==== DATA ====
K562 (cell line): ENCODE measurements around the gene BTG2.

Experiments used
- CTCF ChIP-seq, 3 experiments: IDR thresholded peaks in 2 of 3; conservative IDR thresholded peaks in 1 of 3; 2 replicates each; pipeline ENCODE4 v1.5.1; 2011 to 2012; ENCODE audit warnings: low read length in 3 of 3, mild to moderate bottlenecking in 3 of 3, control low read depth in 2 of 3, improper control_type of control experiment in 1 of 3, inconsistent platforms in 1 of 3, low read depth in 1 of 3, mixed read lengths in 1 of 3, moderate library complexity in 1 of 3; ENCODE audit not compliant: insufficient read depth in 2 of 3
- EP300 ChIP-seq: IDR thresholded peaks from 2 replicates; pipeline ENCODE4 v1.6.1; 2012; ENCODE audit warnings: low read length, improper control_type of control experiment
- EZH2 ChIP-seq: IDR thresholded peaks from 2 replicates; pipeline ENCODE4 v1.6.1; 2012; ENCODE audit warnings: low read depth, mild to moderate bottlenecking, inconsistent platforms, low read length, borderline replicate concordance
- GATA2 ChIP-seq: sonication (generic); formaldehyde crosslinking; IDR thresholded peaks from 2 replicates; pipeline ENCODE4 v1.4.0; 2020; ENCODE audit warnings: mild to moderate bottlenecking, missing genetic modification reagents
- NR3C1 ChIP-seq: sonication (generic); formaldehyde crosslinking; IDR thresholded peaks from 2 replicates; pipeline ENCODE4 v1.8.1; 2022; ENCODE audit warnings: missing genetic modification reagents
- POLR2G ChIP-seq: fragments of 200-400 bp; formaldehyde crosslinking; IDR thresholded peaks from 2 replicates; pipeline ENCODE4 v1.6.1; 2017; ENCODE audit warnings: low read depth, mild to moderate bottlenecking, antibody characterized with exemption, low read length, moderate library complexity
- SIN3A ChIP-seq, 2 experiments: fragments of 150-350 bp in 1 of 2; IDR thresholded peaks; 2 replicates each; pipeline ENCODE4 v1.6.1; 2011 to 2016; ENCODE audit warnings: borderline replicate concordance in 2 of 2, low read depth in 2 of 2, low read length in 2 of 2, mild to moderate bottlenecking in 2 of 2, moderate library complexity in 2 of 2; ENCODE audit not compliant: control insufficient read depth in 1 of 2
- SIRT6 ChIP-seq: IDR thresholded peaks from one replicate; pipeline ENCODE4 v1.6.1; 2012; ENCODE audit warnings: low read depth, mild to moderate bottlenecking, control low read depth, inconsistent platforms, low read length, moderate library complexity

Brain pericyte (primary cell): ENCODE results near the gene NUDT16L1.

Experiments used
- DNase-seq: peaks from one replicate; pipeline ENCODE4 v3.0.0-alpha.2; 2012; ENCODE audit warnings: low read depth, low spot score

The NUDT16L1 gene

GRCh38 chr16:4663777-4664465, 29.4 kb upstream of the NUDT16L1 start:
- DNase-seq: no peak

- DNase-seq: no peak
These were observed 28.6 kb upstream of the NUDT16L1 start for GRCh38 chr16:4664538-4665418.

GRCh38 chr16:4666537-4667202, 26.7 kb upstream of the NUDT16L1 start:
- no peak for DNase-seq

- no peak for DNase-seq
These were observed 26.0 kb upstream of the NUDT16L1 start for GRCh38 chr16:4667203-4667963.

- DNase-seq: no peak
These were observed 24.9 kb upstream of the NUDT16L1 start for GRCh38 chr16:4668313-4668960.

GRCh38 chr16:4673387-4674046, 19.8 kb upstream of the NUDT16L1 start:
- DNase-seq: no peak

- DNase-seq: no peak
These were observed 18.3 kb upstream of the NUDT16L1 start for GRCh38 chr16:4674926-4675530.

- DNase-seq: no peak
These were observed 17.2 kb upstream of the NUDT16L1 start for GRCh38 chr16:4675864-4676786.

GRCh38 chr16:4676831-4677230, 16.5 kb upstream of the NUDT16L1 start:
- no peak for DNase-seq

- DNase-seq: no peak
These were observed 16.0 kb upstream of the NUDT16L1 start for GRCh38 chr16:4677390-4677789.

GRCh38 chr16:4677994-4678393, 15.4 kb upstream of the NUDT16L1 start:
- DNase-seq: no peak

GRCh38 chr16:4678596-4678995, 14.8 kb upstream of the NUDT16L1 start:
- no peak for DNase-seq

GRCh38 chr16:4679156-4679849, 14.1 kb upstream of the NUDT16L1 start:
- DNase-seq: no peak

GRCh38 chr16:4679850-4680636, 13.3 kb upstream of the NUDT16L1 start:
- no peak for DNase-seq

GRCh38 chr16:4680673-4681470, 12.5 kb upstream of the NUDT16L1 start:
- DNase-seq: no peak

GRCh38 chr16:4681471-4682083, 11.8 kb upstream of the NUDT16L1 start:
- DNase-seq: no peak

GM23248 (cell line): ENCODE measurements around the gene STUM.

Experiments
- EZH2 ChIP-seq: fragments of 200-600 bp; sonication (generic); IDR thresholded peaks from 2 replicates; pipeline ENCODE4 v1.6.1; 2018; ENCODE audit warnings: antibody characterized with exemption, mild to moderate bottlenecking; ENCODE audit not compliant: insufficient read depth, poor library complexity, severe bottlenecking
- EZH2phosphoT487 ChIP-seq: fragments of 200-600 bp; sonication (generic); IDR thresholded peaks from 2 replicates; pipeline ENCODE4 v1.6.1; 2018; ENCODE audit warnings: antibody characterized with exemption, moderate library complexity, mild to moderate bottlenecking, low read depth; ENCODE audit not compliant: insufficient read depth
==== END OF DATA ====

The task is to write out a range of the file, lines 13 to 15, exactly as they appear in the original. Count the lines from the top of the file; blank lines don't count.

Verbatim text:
- DNase-seq: peaks from one replicate; pipeline ENCODE4 v3.0.0-alpha.2; 2012; ENCODE audit warnings: low read depth, low spot score

The NUDT16L1 gene

GRCh38 chr16:4663777-4664465, 29.4 kb upstream of the NUDT16L1 start: